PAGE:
He gave a polished display of jumps riding in both wins last Monday, extracting everything out of Comte De Jeu in the final stages to hold out Mungo Jerry by a long neck and then leading all the way aboard No Governance, rating the horse perfectly in front to score by 2-1/2 lengths.
No Governance is trained at Hastings by Paul Nelson, who races the horse in partnership with his wife Carol. The Corrupt gelding had been unplaced in five previous hurdle starts but had won twice on the flat, over 2400 and 2500 metres.
Rod Pedersen has died
Rod Pedersen, a former successful Hastings thoroughbred owner-trainer, died last Saturday aged 89.
Pedersen was a well respected horseman and a rabbiter in the district for many years. He was regularly seen riding a horse, with a team of dogs trailing behind him, around Hawke’s Bay country roads before reverting to a motorbike in later years. He took up training horses as a hobby and produced two very good performers in Roy and Lady Arabella, who each won six races.
Lady Arabella, a mare by Reindeer, had 10 starts in the 1983-84 racing season for four wins, three seconds, two thirds and a fourth. Pedersen was the clerk of the course at Hastings race meetings at that time and got to lead the mare back at the head of the field after she won the $5500 White Horse Whisky Handicap at the Napier Park meeting in November, 1984.
In later years Pedersen was the swabbing steward at Hawke’s Bay race meetings and had to swab his own horse, Beluga, after he won a 1400-metre maiden race at Hastings in June 1990 at odds of 100 to one. The racecourse inspector at the time, Bud Flavell, had to oversee the swabbing procedure to make sure everything complied with the rules of racing.
Rod Pedersen was not a betting man but his life revolved around horses and he loved life to the full. His stock standard reply if anyone asked him how he was doing was: “Just the best.”
Destiny Cove upset winner
Destiny Cove surprised even her Waipukurau trainer Katrina Alexander when she got up to snatch a last stride win in the $25,000 Rating 75 1400-metre race at last Saturday’s Wellington meeting at odds of 26 to one.
The Dubai Destination mare was having her first start since October last year and was racing on a very heavy track.
“I knew she was fit because we’d done a lot of work with her but I was just hoping she would run on okay,” Alexander said.
“We were going to go to Waverley two days ago for a 1600-metre race but decided to run her here over 1400 instead and it was like a 1600 out there anyway.”
Destiny Cove was recording her fourth win from 26 starts and has won fresh up before, that being over 1600 metres at Hastings in August last year.
The six-year-old was bought by Alexander and her husband Simon for $60,000 as a yearling and they race her in partnership with a group of people from Tauranga and Auckland.
Alexander is best known for producing Honor Babe to win the 2003 Sydney Cup. She was based then in Matamata before shifting to Woodville and now her and Simon operate a 74 acre property at Onga Onga.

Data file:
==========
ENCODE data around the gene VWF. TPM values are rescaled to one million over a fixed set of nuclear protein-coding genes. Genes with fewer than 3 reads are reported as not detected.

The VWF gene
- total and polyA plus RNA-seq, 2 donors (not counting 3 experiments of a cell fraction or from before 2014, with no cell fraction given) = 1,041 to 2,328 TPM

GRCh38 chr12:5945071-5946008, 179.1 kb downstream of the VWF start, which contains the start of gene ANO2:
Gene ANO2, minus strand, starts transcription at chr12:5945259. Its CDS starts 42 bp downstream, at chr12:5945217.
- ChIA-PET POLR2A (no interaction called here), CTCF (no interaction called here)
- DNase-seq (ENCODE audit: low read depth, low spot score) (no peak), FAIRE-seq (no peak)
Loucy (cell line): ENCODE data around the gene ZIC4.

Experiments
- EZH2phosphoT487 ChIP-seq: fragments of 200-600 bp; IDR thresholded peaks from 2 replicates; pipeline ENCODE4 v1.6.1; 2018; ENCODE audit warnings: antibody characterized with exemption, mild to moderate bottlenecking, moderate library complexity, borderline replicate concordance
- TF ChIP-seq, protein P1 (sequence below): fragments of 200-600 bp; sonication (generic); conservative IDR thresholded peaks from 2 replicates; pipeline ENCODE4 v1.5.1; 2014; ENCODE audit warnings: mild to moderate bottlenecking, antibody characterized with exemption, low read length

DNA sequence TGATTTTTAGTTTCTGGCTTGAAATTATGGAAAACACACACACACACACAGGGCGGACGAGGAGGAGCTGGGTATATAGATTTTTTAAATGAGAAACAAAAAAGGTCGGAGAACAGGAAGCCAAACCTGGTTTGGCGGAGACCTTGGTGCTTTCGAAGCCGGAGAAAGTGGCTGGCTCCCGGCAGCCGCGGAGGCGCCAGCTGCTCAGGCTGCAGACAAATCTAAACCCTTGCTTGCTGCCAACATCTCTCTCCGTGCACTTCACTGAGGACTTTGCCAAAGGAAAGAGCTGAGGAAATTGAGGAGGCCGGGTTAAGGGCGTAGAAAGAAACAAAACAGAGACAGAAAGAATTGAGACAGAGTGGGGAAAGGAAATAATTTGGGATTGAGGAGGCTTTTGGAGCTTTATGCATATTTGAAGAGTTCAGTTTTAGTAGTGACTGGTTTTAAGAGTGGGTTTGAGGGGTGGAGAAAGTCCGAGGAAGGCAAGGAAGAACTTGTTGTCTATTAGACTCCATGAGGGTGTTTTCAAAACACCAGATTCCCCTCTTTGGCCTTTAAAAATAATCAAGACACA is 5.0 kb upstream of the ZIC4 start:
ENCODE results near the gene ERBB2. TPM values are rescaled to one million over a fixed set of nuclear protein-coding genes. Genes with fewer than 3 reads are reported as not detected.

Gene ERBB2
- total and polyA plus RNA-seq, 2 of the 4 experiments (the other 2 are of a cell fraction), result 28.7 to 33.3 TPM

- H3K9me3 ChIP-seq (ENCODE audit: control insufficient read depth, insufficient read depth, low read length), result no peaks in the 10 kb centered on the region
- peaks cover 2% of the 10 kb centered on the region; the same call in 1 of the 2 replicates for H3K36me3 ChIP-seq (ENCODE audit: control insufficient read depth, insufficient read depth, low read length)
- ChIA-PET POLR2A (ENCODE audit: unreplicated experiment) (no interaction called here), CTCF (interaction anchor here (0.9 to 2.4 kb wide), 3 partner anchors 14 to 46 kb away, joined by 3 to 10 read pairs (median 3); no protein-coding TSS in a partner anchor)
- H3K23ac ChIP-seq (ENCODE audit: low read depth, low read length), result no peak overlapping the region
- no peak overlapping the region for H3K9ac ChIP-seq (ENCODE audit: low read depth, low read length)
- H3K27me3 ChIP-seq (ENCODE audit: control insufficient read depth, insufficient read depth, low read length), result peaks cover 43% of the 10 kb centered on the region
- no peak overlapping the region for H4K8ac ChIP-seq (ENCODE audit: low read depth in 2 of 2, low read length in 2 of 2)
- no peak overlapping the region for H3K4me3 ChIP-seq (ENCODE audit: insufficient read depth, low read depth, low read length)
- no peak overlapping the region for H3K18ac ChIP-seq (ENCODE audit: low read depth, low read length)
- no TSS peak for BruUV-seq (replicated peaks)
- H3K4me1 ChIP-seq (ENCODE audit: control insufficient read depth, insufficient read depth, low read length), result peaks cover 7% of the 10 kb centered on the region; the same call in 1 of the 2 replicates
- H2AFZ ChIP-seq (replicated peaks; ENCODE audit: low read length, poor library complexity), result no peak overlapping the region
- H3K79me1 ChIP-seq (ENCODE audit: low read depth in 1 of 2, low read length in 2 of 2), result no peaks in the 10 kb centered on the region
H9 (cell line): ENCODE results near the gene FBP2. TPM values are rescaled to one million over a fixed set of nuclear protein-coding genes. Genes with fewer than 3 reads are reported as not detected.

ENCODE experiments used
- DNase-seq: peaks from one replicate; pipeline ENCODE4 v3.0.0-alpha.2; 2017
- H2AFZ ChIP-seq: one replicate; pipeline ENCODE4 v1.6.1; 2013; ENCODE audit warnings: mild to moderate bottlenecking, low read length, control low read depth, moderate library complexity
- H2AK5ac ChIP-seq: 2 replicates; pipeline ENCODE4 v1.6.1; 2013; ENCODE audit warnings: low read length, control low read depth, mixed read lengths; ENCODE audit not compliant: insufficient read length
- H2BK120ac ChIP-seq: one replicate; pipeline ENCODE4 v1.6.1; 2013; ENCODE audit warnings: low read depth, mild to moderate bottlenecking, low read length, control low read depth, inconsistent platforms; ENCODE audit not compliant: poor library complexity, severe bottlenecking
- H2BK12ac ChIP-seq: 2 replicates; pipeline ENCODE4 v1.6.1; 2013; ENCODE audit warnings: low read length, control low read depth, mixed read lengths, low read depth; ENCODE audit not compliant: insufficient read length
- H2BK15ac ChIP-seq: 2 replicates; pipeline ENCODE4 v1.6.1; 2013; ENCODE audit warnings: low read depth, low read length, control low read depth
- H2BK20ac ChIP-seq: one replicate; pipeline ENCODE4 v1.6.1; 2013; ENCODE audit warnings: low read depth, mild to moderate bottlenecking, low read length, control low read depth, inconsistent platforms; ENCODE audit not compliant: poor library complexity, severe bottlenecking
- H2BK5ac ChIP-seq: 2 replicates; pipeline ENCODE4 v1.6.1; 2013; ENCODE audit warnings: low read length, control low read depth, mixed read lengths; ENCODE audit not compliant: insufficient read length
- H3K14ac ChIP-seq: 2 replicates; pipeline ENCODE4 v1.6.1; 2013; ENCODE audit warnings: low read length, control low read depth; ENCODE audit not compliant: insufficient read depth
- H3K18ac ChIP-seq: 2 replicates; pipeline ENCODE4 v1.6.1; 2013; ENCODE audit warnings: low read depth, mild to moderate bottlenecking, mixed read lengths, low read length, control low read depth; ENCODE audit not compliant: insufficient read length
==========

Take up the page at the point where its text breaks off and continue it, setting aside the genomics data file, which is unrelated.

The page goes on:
Destiny Cove is the only horse Alexander has in work at the moment but she says she has another four ready to bring in and would be keen to train more.
“We do most of the training around the farm at home and then I go into the Waipukurau track to do the fast work,” she said.
Borrack jumps ahead
Borrack, part-owned by Havelock North’s Alistair Cuming, recorded his eighth jumping win and his second over steeples when taking out the $12,000 Restricted Open Steeplechase at last Monday’s Hawke’s Bay meeting.
The Black Minnaloushe eight-year-old scored by 4-1/2 lengths in the 4000-metre event, following on from a 2-1/4 length victory in a 3450-metre steeplechase at Warrnambool in Australia last winter.
Before that the baldy-faced chestnut had won six races from eight starts over hurdles.
Cuming races Borrack in partnership with the horse’s Hunterville trainer Adrian Bull and he has now won them 15 races in total and more than $197,000 in stakemoney.
Second win for Sonata
Sonata, part-owned by Havelock North surgeon Noel Nicholson, recorded her second win from just five starts when taking out a Rating 65 1400-metre race at last Monday’s Hawke’s Bay meeting.
Nicholson bred the Bahhare three-year-old filly in partnership with Cambridge-based Ross McCarroll, who trains her.
She is out of the Masterclass mare Dupre, who was the winner of four races and has also left Purde, who won three races and was stakes placed in Australia.
Gifted Sand easy winner at Hastings jumpouts 28 May 2013
Foxton last week with another decisive win at today’s Hastings jumpouts.
The jumpouts were held up against the running rail on the course proper, which provided slow footing.
Gifted Sand showed plenty of speed when leading all the way for a 6 length win in a 750-metre heat and clocked a good time of 46.3s. The Sandtrap gelding has been unplaced in five starts to date but showed a marked improvement when winning a 1000-metre trial at Foxton last week and looks to have trained on the right way since. He is trained by Kylie Wakely.
An Any Suggestion-Melanie three-year-old filly won the other 750-metre heat by 4 lengths and clocked a time of 48.4s. She is an unraced half-sister to the well performed The Knight and is now in the stable of Kelly Burne.
Lavish Prince had too much experience for his three rivals in the first of the 1000-metre heats, winning easily by 7 lengths in a time of 1:5.3. The O’Reilly three-year-old has shown up well in trials and jumpouts but has disappointed in his three race starts to date. He is trained by Guy Lowry and Grant Cullen.
Make Big, a member of the John Bary stable, clocked the quickest time of the three 1000-metre heat winners when recording 1:4.9. He was ridden by senior jockey David Walsh and scored by a long neck from Super Sonic and Turn On D’Light. Make Big is a Shinko King three-year-old gelding who has had two starts for a fifth and an 11th.
The other 1000-metre heat was won by Honky Dory in a time of 1:6.3 while Midnight Paddle scored a 6 length win in the only 1200-metre heat and clocked a time of 1:17.7.